As you can tell, this is a well populated world, helped along by magical interventions in food production. There are thousands of lives at stake in any major scenario, but also enough population to support a bloated nobility. Let the rebellions foment.

For a sense of scale, the sea that diagonally crosses this map from NW to SE is around the same size as the Adriatic Sea. I plan to ink major parts of it as they become constants in the game.

As for the campaign name, the impending presence of the qerub has siezed the group's attention so I've turned to biblical inspiration for a name. One book that has a lot of descriptions of cherubim is Ezekiel and the Tanakh translation is a particular favourite of mine. Take a look at how the cherub conveys the word of Yahweh to the prophet Ezekiel.

"O mortal, you dwell among the rebellious breed..." (12:1)
"O mortal, these men have turned their thoughts upon the fetishes and set their minds on the sin through which they stumbled..." (14:3)
"O mortal, set your face toward Jerusalem and proclaim against her..." (21:6)

I think you get the picture. This translation has used "O mortal" instead of "O son of man" that you see in many other translations. The literal translation of ben-adam is son-of-man, I realise, but in the context of an angelic being giving instructions from God to a human, I think "O mortal" conveys a layer of meaning.

That's a lot of ink spilled to say that the name I'm going with is O Mortal. Thematically I'm sure it will include the folly of human endeavour in the face of the power and desires of the gods. There will be pettiness and power squabbles, all of which will come to nothing for the mortals who will eventually, inevitably, die.

But what about the elves? They're ageless! If the war between the humans and the elves taught us anything, it is that elves can die. Violently. Painfully. Cold steel interrupting their journey to the West.

O mortal, be afraid.

Monday, 1 January 2018

Character and setting notes

My players and I got together to talk setting and characters in our upcoming Burning Wheel game. Here's what we came up with.

Other fantasy inspirations from the group.

  • Game of Thrones, first book (politics)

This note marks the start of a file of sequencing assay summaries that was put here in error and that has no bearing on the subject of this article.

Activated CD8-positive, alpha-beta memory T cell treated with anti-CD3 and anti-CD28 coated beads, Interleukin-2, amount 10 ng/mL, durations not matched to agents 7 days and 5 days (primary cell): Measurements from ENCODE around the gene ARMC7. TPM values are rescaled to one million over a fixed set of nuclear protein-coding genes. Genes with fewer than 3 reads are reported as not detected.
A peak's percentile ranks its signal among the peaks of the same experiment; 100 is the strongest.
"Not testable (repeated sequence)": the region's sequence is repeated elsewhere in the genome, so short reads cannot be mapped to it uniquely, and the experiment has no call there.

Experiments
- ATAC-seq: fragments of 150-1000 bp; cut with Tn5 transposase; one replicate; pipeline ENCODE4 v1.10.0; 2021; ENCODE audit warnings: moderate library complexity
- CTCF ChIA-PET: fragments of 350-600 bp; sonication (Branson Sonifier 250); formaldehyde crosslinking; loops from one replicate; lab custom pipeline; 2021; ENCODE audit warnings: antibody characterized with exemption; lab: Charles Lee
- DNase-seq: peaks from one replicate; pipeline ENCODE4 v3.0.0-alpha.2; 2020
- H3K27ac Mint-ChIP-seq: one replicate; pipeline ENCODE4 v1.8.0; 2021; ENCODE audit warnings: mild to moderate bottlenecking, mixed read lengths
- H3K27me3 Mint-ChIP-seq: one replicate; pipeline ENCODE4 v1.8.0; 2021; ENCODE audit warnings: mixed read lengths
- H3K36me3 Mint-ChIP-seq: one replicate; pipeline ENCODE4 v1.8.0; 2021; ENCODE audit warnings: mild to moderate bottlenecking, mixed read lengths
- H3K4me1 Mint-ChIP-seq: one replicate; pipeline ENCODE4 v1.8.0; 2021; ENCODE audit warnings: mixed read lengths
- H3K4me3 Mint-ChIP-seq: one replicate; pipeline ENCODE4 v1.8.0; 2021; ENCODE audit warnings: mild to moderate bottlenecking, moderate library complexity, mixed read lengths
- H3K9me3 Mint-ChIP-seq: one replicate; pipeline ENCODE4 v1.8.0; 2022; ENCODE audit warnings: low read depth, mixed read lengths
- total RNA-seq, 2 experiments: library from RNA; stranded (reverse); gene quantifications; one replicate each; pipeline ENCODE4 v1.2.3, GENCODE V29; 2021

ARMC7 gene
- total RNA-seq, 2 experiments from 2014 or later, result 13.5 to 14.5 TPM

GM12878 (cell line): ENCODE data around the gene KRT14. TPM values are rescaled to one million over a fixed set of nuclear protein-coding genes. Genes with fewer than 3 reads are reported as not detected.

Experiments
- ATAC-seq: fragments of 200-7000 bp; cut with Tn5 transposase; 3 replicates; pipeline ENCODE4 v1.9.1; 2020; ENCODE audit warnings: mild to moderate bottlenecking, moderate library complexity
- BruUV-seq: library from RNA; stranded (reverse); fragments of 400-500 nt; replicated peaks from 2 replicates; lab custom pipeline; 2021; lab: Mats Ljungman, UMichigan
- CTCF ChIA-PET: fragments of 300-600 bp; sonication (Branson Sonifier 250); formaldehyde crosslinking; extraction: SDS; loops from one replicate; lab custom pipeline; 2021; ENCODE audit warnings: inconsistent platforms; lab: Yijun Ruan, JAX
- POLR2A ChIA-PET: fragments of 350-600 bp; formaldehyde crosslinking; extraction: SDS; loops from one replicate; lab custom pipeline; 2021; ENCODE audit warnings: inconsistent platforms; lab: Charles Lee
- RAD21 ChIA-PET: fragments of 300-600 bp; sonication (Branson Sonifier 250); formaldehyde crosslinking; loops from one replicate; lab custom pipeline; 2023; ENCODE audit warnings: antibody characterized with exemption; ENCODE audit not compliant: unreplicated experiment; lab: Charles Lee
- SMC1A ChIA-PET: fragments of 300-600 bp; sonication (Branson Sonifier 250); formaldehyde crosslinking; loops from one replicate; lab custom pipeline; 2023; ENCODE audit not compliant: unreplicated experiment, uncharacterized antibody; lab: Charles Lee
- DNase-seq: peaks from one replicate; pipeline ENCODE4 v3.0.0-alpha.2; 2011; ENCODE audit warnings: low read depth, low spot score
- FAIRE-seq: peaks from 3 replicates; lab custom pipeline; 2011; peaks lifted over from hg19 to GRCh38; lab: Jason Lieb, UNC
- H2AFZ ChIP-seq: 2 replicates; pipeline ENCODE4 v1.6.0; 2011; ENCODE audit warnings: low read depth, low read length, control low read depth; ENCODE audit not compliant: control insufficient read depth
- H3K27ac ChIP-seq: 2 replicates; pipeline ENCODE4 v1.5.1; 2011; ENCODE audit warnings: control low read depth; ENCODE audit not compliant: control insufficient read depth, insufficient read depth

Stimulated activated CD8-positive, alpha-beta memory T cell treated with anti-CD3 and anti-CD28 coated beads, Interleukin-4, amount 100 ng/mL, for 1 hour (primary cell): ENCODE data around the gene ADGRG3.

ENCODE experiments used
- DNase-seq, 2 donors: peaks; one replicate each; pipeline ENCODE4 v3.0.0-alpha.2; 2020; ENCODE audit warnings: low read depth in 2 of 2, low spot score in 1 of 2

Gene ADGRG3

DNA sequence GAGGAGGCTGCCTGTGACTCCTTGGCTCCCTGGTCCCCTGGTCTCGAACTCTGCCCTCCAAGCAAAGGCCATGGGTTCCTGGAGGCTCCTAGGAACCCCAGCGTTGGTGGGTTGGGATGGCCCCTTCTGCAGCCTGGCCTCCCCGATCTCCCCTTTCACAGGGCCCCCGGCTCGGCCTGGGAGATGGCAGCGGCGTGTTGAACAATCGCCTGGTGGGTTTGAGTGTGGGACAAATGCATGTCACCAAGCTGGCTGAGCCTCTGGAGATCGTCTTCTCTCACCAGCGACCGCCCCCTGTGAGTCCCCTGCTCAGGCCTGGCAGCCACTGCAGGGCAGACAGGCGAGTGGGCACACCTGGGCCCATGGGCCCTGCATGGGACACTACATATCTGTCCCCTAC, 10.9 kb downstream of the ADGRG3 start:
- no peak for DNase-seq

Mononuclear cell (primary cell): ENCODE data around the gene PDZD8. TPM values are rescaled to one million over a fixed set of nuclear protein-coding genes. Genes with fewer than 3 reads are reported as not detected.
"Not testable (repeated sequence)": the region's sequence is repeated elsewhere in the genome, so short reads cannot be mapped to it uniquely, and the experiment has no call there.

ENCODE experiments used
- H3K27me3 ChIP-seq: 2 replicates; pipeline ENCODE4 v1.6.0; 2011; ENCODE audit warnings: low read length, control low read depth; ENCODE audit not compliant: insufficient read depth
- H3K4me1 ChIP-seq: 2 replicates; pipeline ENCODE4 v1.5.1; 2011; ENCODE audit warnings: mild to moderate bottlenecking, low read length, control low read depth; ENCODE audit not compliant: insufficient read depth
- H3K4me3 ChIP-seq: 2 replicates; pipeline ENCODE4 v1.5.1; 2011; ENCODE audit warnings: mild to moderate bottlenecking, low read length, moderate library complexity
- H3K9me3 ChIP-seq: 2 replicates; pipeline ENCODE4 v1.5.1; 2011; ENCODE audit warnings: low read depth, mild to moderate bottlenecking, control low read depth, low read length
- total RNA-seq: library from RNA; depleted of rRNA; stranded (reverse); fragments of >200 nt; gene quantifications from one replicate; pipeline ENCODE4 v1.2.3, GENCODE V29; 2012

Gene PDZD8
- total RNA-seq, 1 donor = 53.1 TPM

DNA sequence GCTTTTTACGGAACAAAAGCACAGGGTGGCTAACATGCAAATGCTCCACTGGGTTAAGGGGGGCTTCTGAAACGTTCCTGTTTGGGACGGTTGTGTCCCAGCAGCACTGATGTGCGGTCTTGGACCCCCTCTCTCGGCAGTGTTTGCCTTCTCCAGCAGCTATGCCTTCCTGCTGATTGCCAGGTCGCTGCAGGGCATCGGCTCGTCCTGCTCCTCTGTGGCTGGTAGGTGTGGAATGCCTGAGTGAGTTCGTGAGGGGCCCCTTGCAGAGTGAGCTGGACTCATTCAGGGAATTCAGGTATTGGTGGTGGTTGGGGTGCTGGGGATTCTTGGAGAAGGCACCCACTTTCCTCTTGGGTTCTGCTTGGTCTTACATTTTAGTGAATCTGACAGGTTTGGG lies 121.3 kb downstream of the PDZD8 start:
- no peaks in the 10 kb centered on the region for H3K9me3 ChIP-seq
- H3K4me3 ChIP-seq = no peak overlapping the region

• Assassin's Apprentice (politics)
  • Shannara Chronicles (magic has a cost)
  • Dragon Age (in which the Dwarves run all the organised crime)
  • Dresden Files (starts street level, getting more important, but never goes crazy... well, up until recent books)
  • Constantine (he's annoying but the world would be worse without him, he's outside the formal organisations)

Interesting plot ideas from the setting
  • What if the Qerub makes a proclamation about an Elven dynasty?
  • What is the Qerub is actually a demon in disguise?
  • Third threat, not just taking sides in the Human-Elf conflict.
    • Orcs are secretly uniting under a single ruler?
    • Dwarven threat to Humans and Elves?
  • What's going to benefit the Dwarves in the change of human monarchy?

Character ideas and belief ideas and lifepath ideas
  • Human wizard
    • Magic has a cost
    • Noble and bastard lifepaths
    • My sister does not deserve to remain in power
    • I owe the Elves to saving my life and putting me on the path
  • Elf guardian
    • I will protect the wizard (seen as special by the Elves, taken on by teaching of the Elves lords)
    • Soldier protector lifepath
  • Four lifepaths per characters

High Concept Setting

This is mostly for my players but you can read along too. :) It's some high concept statements about a setting for a new campaign.

The last Great War between the humans and the elves ended 117 years ago. The humans lost. The elves made several conditions in the surrender.

  • The elves keep a presence in human lands. Every noble court has an elf advisor and there are elven settlements scattered throughout.
  • The human High Throne was destroyed, along with the High King. It was the High King who united the human kings into a single warmongering army against the elves, say the elves.
  • Trade between elves and humans must continue for the betterment of the humans.
  • The most promising humans are accepted by elves for training in elven lore and ways, in the hope that elven values will permeate throughout humankind.

Dwarves were neutral during the war, selling metals, weapons, and armour to both sides. The dwarven lands are not united under a single monarch leaving each clan or king to trade as they wish.

Human monarchs reign in an inherited dynasty for as long as the gods allow. There are times in history when the gods send a Qerub to announce the end of one dynasty and the selection of the new one. The astrologers have announced that the next Qerub will come at the next solar eclipse, in seven moons time.

The current dynasty has granted more titles than any dynasty before. Intended to be positions of responsibility, paid for by the kings, they have turned into competitive squabbles for land. A number of vassal king arrangements have been established as the hierarchy of nobility has become more complex than ever. Minor nobles seek to strengthen their lands, towns, and villages, in preparation for eventual conflict.

Orcs continue to raid the lands of humans, elves, and dwarves, as they have done for centuries. They have never shown signs of uniting under a single ruler.

Most of the lands of humans, dwarves, and elves, are free from the worst monsters. However, the wild lands are still wild. Only the brave or foolish travel them alone. But the rumours are that the wilderness still has lost treasures in old battlefields, mines, and forgotten places. Some of these treasures are the ancient relics of power that bards still sing about.